BRADENTON, Fla. – Memphis, Tenn.-based Global Ministries Foundation is under investigation by the Securities and Exchange Commission after one of its bond-financed housing projects defaulted on the debt.

Notice of the SEC probe was disclosed in court filings Wednesday in the United States District Court for the Western District of Tennessee, Memphis Division.

Foresite Realty Management LLC, the receiver for two dilapidated low-income apartments in Memphis, said that it was ordered by the SEC to maintain records related to the Global Ministries Foundation.

"We believe you may possess documents and data that are relevant to an ongoing investigation being conducted by the staff of the United States Securities and Exchange Commission," Atlanta-based SEC attorney Michael Adler wrote in a July 18 letter. "Accordingly, we hereby provide notice that such evidence should be reasonably preserved and retained until further notice."

The letter pertains to $11.8 million of tax-exempt bonds and $485,000 of taxable bonds issued by the Health, Educational and Housing Facility Board of the City of Memphis in 2011.

Proceeds of the bonds, secured by Housing and Urban Development housing assistance payments, were used by GMF to acquire 448 units in the Warren and Tulane Apartment complexes in Memphis.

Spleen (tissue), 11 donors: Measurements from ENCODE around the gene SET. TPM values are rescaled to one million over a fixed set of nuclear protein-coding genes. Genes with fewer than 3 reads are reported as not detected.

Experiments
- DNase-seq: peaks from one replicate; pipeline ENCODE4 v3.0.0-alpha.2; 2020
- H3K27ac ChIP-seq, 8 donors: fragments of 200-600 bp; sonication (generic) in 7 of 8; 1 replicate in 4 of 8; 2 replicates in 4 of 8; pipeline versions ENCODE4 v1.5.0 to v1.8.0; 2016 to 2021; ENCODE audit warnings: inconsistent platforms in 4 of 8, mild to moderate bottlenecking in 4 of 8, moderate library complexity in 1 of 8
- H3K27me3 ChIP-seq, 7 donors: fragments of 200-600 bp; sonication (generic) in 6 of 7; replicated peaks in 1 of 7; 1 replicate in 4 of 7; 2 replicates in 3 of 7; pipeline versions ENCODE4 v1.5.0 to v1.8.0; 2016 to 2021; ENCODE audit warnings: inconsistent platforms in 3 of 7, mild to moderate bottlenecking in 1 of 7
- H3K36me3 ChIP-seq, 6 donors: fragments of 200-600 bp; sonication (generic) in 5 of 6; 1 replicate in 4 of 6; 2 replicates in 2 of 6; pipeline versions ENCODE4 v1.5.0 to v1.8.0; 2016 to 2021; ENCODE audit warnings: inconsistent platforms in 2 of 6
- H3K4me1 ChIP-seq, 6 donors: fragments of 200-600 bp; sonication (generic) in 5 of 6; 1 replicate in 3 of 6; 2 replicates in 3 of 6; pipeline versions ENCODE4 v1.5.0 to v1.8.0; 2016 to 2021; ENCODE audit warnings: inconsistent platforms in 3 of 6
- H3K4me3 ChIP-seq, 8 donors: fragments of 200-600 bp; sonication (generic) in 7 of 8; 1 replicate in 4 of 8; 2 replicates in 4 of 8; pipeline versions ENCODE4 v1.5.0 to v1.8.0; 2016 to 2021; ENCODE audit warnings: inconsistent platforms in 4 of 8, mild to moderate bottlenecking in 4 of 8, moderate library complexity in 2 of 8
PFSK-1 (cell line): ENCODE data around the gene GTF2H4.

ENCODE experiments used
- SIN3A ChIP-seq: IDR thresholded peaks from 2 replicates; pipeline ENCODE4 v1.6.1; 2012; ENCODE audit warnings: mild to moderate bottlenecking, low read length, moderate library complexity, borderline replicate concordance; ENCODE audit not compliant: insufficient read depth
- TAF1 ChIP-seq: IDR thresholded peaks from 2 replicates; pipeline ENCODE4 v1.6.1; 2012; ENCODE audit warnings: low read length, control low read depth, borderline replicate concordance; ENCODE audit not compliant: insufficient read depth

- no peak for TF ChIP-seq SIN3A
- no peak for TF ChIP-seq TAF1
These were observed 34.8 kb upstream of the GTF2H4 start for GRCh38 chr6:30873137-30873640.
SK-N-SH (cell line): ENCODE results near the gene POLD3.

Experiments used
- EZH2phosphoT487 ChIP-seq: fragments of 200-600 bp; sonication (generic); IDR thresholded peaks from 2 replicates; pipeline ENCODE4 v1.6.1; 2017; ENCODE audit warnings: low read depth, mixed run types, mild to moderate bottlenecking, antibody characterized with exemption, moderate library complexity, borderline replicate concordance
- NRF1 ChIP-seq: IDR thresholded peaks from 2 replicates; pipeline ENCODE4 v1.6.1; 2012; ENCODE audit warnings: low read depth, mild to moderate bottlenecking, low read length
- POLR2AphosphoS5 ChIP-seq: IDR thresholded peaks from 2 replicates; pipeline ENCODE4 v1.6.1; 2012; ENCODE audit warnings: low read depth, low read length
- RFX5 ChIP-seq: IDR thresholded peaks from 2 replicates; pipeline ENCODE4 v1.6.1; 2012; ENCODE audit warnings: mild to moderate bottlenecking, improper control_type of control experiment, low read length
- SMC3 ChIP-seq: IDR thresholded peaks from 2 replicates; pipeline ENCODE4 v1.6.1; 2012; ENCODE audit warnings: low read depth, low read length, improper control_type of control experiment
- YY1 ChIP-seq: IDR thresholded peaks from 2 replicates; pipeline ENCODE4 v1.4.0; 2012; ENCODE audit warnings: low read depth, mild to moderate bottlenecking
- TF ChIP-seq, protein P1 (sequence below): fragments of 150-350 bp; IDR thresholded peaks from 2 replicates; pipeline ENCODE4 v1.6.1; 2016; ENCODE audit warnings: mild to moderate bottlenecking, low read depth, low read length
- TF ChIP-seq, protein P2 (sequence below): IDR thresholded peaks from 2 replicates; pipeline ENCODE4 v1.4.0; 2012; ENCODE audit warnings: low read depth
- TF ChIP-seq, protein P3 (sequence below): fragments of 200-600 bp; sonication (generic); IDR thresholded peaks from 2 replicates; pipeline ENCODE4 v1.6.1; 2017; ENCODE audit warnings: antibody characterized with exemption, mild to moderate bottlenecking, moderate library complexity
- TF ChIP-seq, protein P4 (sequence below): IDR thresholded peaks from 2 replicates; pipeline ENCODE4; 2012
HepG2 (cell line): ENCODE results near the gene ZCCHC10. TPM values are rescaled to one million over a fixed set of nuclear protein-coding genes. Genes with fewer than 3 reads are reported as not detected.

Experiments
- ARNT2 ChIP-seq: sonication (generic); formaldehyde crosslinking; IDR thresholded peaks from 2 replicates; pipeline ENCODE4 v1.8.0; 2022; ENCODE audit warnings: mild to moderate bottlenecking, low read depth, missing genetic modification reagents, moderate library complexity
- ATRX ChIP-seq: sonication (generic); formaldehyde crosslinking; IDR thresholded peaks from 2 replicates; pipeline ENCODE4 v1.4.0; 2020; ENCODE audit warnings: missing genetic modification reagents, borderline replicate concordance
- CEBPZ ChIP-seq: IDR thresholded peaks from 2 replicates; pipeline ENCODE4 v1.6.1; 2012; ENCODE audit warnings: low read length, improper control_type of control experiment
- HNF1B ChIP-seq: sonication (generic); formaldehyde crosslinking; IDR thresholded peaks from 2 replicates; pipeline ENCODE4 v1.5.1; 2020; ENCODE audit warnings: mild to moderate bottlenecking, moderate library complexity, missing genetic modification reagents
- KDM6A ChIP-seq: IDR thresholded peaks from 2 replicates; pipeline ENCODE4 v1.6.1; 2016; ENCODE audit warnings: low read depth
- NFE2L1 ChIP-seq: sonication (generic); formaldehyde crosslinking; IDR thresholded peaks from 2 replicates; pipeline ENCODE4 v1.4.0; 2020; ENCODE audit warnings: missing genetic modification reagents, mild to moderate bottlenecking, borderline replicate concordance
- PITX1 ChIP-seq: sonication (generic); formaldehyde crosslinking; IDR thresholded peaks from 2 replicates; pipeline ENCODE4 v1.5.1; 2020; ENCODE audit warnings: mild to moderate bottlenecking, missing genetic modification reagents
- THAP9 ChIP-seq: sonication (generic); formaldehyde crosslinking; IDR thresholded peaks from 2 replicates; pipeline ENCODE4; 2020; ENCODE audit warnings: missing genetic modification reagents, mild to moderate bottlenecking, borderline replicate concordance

Adler also ordered Foresite to maintain documents "created, modified or accessed" by Reverend Richard L. Hamlet, Natalie Metcalf, Nancy Hall, Alan Swafford, and Dr. Thomas Stovall.

Hamlet is the founder of Global Ministries, and his daughter, Metcalf, is listed as corporate secretary on GMF's website. Hall is controller and chief financial officer. Swafford and Stovall are GMF board members.

On May 6, the bond trustee, Bank of New York Mellon, filed a complaint in federal court to have a receiver appointed for the Memphis apartment complexes after a default on the bonds.

The default occurred because HUD stopped housing assistance payments after notifying Hamlet twice that GMF failed to maintain the complexes in a "decent, safe, and sanitary" manner, according to notices on the Municipal Securities Rulemaking Board's EMMA filing system.

Foresite Realty was appointed receiver on May 17 to maintain and potentially sell the properties in Memphis.

S&P Global Ratings assigns a D – its lowest junk rating – to the bonds issued for the Warren and Tulane complexes in Memphis.

On Thursday, S&P placed 23 GMF projects on CreditWatch with negative implications because of an inquiry by HUD into 15 properties supported by Section 8 subsidized affordable multifamily rental housing project payments.

The bonds were sold by different conduit issuers for the projects in various states, including Alabama, Florida, Indiana, Louisiana, New York, North Carolina, and Tennessee.

With the exception of Memphis, S&P's ratings on other GMF properties range from A-minus to BB.

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